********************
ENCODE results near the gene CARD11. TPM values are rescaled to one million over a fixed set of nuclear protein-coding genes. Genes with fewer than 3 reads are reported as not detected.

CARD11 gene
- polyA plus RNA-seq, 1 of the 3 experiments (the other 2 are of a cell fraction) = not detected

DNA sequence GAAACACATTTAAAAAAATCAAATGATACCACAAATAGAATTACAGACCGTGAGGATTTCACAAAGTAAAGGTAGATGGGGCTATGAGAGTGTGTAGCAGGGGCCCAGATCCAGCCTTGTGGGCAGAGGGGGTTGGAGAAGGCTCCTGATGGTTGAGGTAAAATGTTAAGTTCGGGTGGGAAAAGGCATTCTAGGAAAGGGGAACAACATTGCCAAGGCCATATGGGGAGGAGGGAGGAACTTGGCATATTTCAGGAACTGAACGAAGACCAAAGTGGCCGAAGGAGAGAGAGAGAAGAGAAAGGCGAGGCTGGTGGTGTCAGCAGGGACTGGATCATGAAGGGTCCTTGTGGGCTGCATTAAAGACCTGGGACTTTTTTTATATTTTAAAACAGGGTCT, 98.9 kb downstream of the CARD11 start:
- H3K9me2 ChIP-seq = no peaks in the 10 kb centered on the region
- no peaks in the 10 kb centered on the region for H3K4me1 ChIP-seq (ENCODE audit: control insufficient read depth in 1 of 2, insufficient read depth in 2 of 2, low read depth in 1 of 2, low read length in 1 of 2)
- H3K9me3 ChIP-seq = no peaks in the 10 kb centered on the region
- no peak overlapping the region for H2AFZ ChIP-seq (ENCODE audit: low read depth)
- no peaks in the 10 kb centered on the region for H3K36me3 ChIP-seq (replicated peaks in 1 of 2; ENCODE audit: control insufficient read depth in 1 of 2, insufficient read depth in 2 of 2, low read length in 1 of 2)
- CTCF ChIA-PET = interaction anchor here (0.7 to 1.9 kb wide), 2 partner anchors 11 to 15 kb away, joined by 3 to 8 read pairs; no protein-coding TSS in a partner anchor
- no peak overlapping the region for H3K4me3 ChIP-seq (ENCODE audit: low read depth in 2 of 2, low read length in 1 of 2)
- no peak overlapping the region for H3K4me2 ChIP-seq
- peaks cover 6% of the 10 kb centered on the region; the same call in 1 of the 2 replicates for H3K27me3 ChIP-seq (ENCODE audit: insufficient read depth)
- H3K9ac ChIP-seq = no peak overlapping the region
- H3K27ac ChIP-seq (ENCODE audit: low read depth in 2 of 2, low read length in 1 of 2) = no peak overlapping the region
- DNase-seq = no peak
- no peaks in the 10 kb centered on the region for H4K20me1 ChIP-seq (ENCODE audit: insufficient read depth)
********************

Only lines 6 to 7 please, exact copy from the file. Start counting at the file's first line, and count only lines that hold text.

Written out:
- no peaks in the 10 kb centered on the region for H3K4me1 ChIP-seq (ENCODE audit: control insufficient read depth in 1 of 2, insufficient read depth in 2 of 2, low read depth in 1 of 2, low read length in 1 of 2)
- H3K9me3 ChIP-seq = no peaks in the 10 kb centered on the region